I See a Dark Stranger

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I See a Dark Stranger
I See Dark Stranger poster.jpg
theatrical poster (US)
Directed by Frank Launder
Written by Sidney Gilliat
Frank Launder
(story & screenplay)
Wolfgang Wilhelm
Liam Redmond
(add'l dialogue)
Produced bySidney Gilliat
Frank Launder
Starring Deborah Kerr
Trevor Howard
Cinematography Wilkie Cooper
Edited by Thelma Connell
Music by William Alwyn
Distributed by General Film Distributors (UK)
Eagle-Lion Films (U.S.)
Release dates
  • 4 July 1946 (1946-07-04)(UK)
  • 3 April 1947 (1947-04-03)(U.S.)
Running time
112 minutes (UK)
98 minutes (U.S.)
CountryUnited Kingdom
LanguageEnglish

I See a Dark Stranger released as The Adventuress in the United States is a 1946 British World War II spy film with touches of light comedy, by the team of Frank Launder and Sidney Gilliat, and starring Deborah Kerr and Trevor Howard.

Contents

As the film was made during the war the final section of the film "Peace" is clearly either an additional or alternative ending.

It is a strange movie to judge where the empathy of the British audience is meant to lie. Bridie herself, who is Irish and openly anti-British is willing to help the Germans at the outset and through most of the film.

Plot

In May 1944, during World War II, a young Irishwoman, Bridie Quilty, turns 21 and sets out to fulfil a lifelong dream born in listening to her late father's stories of the Irish Revolution. She leaves her rural village and goes to Dublin. On the way, she shares a train compartment with J. Miller, but believing him to be English, she is very brusque with him. On arrival, she seeks out Michael O'Callaghan, a famous ex-radical her father had supposedly fought alongside against the English in 1916. She asks him to help her join the Irish Republican Army. However, he has mellowed as the situation in Ireland has improved and tries to dissuade her.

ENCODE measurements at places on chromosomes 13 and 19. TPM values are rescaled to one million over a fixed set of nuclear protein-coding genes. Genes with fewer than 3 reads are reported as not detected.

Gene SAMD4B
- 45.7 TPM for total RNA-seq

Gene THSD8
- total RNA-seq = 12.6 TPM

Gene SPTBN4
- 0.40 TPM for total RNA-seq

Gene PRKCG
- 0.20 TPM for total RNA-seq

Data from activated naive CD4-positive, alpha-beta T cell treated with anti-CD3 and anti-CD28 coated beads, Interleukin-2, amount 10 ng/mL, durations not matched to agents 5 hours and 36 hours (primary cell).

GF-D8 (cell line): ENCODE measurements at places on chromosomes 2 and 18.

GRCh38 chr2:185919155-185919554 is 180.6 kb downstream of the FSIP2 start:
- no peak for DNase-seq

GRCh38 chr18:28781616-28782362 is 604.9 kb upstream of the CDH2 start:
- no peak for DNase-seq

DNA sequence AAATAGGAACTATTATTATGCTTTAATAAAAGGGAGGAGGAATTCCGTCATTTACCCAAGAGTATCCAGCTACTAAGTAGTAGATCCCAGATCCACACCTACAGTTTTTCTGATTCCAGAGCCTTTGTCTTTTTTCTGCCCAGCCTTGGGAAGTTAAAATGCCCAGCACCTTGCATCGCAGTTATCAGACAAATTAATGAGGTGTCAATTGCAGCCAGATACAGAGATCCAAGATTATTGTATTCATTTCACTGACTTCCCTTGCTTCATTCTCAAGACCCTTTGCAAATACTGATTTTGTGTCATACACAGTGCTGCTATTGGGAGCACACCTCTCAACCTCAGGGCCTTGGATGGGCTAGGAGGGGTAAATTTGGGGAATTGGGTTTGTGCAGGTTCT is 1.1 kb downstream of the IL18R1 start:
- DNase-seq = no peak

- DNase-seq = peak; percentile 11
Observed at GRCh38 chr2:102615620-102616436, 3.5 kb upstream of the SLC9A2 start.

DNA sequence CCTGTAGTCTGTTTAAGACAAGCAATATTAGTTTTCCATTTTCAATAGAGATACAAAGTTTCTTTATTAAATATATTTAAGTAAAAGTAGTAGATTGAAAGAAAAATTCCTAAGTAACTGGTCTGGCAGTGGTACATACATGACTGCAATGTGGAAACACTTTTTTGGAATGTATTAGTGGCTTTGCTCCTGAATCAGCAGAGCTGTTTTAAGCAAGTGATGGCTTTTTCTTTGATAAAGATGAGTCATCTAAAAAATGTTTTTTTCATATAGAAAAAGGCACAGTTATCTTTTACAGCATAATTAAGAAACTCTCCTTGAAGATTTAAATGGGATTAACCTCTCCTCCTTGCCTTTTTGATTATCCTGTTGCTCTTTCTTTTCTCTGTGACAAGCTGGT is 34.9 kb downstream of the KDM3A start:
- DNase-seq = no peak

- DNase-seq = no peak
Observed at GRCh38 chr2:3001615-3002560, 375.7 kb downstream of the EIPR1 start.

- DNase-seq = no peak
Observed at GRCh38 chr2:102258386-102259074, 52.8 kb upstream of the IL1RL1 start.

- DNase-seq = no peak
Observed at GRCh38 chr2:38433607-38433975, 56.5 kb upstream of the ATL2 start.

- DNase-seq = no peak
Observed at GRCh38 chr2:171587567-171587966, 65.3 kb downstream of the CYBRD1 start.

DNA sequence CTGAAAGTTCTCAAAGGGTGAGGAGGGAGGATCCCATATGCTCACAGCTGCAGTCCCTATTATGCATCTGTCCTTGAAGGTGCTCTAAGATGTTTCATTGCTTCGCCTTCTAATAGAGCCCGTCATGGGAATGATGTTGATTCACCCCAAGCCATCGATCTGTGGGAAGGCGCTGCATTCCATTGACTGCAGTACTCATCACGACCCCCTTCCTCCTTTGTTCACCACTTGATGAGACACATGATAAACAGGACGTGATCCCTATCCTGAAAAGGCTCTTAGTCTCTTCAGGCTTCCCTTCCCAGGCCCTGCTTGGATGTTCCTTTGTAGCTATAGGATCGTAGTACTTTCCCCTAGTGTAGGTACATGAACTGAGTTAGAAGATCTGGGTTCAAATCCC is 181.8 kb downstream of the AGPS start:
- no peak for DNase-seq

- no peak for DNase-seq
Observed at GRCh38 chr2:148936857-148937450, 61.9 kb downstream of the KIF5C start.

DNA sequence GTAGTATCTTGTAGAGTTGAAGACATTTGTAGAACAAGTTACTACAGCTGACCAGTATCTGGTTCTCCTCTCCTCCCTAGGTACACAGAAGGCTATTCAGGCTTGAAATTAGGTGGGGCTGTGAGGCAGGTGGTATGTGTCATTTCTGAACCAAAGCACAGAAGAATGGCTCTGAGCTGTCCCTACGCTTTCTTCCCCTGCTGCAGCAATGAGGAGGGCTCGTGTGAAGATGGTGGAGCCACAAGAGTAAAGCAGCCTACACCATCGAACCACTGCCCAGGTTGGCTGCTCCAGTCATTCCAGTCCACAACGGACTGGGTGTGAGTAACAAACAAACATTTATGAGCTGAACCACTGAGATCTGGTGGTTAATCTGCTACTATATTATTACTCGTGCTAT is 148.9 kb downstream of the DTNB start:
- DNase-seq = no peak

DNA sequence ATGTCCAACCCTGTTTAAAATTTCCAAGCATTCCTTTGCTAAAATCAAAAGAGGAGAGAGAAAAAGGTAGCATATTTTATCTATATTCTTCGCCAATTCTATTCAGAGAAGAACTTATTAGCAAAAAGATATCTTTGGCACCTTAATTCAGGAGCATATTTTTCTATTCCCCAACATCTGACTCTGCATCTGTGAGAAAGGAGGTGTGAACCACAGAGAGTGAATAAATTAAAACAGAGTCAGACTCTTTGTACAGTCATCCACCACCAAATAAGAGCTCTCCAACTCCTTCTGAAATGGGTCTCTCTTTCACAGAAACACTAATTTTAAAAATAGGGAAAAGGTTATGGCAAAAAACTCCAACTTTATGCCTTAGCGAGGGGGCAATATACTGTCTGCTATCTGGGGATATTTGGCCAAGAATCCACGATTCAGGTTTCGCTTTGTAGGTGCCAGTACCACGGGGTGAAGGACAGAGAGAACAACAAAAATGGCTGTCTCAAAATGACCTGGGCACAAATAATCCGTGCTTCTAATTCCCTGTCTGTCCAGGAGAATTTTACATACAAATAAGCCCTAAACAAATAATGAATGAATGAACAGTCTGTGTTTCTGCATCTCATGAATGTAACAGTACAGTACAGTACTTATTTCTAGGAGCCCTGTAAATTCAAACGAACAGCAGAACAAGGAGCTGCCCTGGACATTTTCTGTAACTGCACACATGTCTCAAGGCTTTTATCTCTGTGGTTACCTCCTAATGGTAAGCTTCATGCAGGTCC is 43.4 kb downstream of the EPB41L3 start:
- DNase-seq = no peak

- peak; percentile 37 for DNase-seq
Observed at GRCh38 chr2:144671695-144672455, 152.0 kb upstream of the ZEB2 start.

Miller turns out to be a secret agent, assigned to break Nazi spy Oscar Pryce out of a British prison in Devon. When he runs into Bridie again, he recruits her. She gets a job at The George, a hotel and bar in nearby Wynbridge Vale, and becomes acquainted with a sergeant, who unwittingly provides her with information about the prisoner's impending transfer to London.

This is the opportunity that Miller has been waiting for. However, he is disturbed by the arrival of Lieutenant David Baynes, a British officer on leave. Since there is little to attract anyone to the town, he suspects the newcomer of being a counter-intelligence agent. He orders Bridie to distract Baynes on the day of the transfer.

Miller frees Pryce. Meanwhile Bridie goes on a date with Baynes to make sure he is out of the way. When she discovers Baynes is there to gather historical material for his thesis on Oliver Cromwell, whom Bridie hates for his conquest of Ireland, she dashes off, much to Baynes' confusion.

Shot fleeing from a roadblock, Pryce tells Miller he hid a notebook on the Isle of Man. Miller goes to Bridie's room and reveals that he too has been shot. He gives her the location to pass along. Unwilling to risk seeing a doctor, he tells her to dispose of his body after he is dead, which she does.